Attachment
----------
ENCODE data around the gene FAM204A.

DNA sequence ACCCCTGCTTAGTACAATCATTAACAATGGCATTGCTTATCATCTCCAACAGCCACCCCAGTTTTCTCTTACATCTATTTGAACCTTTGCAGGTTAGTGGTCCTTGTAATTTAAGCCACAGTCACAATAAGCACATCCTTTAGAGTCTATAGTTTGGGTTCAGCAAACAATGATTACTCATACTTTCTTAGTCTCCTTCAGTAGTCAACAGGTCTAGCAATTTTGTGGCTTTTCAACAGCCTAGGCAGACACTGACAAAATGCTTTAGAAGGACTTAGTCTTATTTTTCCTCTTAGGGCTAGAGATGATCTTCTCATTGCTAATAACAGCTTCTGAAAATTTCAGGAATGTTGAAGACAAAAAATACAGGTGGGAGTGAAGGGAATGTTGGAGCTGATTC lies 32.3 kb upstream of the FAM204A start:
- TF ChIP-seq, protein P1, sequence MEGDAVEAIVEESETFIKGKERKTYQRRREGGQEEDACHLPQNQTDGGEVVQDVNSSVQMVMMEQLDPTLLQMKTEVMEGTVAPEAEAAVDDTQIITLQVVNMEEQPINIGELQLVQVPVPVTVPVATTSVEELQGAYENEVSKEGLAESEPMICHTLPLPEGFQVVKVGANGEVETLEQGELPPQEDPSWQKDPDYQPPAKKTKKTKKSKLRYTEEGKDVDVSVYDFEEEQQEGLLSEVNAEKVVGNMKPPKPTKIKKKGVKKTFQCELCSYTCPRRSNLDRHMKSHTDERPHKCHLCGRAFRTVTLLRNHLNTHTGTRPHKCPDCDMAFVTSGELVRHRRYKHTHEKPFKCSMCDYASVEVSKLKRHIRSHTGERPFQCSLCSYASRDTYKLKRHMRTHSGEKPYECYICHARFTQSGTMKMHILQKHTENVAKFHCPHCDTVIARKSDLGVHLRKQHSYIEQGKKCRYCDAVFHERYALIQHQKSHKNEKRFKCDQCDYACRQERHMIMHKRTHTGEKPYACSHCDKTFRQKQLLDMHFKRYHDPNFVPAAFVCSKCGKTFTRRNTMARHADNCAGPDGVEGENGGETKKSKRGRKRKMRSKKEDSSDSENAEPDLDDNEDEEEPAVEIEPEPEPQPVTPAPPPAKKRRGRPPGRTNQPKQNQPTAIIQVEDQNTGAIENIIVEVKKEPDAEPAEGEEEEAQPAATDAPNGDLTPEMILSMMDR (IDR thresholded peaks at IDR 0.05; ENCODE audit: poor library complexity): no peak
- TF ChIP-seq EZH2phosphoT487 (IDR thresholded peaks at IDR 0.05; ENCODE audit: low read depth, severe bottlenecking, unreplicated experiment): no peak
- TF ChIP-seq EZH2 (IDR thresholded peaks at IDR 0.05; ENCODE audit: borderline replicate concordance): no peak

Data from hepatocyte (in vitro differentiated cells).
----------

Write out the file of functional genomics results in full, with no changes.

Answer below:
ENCODE data around the gene FAM204A.

DNA sequence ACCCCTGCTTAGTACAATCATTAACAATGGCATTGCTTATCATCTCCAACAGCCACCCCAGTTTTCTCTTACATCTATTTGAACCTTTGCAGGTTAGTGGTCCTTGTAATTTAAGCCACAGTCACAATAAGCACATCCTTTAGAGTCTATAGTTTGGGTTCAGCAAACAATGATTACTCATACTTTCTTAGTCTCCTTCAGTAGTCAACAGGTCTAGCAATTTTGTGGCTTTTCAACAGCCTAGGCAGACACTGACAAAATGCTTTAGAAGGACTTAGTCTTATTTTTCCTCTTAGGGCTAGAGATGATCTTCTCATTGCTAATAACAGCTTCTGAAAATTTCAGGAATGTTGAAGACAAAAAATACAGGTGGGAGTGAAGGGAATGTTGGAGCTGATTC lies 32.3 kb upstream of the FAM204A start:
- TF ChIP-seq, protein P1, sequence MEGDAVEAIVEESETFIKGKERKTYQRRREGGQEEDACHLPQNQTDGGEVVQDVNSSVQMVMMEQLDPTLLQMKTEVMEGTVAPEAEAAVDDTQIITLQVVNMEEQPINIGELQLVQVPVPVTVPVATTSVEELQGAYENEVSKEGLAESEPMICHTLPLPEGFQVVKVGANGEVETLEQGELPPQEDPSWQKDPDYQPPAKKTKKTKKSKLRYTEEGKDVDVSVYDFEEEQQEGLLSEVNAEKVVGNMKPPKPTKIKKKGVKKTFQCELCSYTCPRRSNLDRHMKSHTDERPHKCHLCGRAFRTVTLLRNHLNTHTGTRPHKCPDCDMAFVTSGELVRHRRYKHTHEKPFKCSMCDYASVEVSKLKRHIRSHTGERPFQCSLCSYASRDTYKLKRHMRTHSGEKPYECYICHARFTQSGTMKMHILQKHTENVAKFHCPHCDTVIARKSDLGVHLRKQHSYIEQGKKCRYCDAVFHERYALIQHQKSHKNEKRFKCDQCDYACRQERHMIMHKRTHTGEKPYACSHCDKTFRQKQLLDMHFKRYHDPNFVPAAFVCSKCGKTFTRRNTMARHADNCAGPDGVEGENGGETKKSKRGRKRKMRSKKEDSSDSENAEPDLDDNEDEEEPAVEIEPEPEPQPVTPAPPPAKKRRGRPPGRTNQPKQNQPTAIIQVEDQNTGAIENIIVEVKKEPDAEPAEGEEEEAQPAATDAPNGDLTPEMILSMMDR (IDR thresholded peaks at IDR 0.05; ENCODE audit: poor library complexity): no peak
- TF ChIP-seq EZH2phosphoT487 (IDR thresholded peaks at IDR 0.05; ENCODE audit: low read depth, severe bottlenecking, unreplicated experiment): no peak
- TF ChIP-seq EZH2 (IDR thresholded peaks at IDR 0.05; ENCODE audit: borderline replicate concordance): no peak

Data from hepatocyte (in vitro differentiated cells).